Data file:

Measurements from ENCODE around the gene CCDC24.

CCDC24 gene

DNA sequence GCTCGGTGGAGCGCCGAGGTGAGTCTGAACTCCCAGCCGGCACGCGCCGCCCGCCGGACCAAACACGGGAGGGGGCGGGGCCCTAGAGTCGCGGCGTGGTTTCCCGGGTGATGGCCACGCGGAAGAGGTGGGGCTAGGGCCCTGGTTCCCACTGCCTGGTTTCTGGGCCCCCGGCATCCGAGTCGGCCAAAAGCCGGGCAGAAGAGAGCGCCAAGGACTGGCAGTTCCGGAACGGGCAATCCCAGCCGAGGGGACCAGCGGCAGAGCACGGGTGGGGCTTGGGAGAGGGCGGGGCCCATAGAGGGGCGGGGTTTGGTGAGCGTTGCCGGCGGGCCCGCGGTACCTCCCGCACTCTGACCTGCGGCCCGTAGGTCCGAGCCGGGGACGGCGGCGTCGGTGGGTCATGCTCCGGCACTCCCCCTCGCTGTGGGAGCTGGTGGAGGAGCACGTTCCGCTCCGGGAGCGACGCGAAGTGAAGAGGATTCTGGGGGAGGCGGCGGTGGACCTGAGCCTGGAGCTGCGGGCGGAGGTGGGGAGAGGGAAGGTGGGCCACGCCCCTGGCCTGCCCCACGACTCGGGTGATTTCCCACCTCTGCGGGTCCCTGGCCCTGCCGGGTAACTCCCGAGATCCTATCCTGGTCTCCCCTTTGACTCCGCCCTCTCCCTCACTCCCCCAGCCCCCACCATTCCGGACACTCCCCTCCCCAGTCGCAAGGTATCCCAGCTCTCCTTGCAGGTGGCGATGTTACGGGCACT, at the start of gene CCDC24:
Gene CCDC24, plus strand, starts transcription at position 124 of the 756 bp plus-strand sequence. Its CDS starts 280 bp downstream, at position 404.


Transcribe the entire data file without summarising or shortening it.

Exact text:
Measurements from ENCODE around the gene CCDC24.

CCDC24 gene

DNA sequence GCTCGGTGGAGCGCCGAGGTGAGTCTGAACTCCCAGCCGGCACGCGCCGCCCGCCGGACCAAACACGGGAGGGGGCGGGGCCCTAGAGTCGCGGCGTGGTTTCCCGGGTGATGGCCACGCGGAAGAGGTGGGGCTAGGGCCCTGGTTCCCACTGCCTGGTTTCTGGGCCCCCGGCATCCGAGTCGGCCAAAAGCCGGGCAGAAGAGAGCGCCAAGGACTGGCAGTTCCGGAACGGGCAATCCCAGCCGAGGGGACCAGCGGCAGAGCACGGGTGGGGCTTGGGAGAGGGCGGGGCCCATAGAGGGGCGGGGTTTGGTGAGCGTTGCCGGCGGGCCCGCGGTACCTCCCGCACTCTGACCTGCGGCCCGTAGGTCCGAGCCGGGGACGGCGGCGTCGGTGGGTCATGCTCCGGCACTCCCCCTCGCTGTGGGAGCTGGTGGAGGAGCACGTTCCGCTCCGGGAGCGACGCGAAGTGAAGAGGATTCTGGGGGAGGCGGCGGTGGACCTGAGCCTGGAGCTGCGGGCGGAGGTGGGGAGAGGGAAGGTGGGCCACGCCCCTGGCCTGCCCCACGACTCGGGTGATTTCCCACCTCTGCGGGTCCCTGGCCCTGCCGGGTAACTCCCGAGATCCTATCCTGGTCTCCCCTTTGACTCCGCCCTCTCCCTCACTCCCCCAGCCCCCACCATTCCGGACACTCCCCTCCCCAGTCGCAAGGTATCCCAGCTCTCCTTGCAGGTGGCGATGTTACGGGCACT, at the start of gene CCDC24:
Gene CCDC24, plus strand, starts transcription at position 124 of the 756 bp plus-strand sequence. Its CDS starts 280 bp downstream, at position 404.